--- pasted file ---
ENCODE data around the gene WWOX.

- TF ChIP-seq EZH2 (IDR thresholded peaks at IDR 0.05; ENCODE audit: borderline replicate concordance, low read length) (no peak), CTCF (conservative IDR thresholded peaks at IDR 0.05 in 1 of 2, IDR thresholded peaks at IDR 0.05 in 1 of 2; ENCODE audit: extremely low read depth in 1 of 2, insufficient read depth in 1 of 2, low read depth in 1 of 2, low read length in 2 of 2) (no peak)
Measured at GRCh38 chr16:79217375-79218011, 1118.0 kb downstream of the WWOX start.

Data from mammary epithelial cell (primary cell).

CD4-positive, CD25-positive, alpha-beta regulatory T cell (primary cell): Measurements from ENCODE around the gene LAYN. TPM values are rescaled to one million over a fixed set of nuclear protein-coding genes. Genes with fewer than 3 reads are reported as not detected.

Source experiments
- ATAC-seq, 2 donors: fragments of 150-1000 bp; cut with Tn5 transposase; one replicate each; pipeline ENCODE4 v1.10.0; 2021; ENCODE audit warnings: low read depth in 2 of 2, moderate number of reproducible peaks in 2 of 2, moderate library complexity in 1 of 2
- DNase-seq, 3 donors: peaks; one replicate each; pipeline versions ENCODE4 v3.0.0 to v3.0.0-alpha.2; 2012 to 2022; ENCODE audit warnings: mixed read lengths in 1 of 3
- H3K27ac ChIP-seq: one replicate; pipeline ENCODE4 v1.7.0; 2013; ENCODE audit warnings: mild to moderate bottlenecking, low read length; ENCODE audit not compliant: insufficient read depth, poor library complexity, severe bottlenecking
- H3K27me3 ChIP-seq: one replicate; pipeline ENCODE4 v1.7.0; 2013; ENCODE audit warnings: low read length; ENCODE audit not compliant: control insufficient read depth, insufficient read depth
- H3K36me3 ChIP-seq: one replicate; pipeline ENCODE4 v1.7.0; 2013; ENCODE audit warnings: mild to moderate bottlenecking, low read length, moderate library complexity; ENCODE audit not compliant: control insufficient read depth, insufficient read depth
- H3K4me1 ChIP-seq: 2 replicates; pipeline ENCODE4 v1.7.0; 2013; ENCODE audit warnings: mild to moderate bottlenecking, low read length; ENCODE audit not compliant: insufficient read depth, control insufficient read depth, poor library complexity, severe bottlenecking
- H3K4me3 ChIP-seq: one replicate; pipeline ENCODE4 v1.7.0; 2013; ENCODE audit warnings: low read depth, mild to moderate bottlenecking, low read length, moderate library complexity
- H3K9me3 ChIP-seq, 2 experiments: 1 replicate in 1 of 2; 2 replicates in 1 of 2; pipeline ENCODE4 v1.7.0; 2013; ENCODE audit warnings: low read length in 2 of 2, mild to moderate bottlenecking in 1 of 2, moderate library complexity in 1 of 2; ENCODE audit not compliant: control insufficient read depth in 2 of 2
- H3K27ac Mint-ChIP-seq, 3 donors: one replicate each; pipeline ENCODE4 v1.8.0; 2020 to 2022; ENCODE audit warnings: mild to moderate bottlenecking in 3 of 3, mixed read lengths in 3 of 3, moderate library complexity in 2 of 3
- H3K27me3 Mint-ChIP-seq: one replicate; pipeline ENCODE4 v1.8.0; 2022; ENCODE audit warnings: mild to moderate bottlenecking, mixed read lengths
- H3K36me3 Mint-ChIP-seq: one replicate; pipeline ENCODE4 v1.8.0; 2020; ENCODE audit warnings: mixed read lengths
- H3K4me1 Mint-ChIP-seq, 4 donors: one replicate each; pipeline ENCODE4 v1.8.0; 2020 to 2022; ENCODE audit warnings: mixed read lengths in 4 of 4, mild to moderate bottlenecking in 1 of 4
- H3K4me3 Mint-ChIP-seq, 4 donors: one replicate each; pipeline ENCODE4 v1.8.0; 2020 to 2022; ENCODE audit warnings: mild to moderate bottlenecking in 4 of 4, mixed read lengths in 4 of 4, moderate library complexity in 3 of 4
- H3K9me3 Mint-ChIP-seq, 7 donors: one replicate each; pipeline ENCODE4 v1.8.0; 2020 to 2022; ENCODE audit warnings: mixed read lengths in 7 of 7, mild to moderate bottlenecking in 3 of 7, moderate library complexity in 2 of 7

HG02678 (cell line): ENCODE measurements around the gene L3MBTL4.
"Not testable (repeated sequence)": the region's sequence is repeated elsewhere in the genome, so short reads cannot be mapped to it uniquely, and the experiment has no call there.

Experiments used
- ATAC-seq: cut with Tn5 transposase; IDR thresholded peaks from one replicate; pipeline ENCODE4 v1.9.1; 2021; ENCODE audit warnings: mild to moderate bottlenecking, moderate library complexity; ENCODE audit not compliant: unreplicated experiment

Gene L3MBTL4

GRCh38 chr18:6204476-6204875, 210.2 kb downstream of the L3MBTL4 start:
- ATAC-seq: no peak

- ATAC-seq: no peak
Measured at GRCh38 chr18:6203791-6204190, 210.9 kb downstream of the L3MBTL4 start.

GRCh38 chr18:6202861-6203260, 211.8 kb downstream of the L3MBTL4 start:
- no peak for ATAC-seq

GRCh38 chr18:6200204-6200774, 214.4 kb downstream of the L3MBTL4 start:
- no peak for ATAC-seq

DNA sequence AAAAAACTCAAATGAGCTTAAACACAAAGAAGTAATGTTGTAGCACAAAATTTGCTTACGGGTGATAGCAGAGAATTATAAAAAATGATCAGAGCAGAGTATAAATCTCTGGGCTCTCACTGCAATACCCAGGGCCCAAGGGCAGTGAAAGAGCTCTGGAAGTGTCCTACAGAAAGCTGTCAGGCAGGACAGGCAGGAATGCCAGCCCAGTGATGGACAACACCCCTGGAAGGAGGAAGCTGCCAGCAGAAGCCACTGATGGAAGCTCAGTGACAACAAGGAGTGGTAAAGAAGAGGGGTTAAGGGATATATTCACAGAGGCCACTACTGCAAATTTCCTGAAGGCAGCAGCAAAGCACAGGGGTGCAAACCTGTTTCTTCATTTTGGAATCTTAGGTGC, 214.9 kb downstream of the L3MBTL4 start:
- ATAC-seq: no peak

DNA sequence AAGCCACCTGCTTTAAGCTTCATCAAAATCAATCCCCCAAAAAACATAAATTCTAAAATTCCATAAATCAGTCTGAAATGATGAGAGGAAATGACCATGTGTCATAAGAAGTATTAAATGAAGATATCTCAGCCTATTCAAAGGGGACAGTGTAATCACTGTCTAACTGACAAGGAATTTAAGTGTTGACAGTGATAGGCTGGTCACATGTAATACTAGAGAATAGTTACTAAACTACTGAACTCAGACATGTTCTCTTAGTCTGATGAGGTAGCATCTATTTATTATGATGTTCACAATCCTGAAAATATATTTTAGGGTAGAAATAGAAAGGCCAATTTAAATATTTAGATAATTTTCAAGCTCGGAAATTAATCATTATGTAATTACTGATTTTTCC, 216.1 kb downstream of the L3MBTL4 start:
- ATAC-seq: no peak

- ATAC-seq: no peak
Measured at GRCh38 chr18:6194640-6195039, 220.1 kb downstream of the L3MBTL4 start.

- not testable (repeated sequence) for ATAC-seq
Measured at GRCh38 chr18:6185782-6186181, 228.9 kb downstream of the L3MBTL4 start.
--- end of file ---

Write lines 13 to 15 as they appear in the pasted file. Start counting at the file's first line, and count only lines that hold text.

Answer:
- H3K4me3 ChIP-seq: one replicate; pipeline ENCODE4 v1.7.0; 2013; ENCODE audit warnings: low read depth, mild to moderate bottlenecking, low read length, moderate library complexity
- H3K9me3 ChIP-seq, 2 experiments: 1 replicate in 1 of 2; 2 replicates in 1 of 2; pipeline ENCODE4 v1.7.0; 2013; ENCODE audit warnings: low read length in 2 of 2, mild to moderate bottlenecking in 1 of 2, moderate library complexity in 1 of 2; ENCODE audit not compliant: control insufficient read depth in 2 of 2
- H3K27ac Mint-ChIP-seq, 3 donors: one replicate each; pipeline ENCODE4 v1.8.0; 2020 to 2022; ENCODE audit warnings: mild to moderate bottlenecking in 3 of 3, mixed read lengths in 3 of 3, moderate library complexity in 2 of 3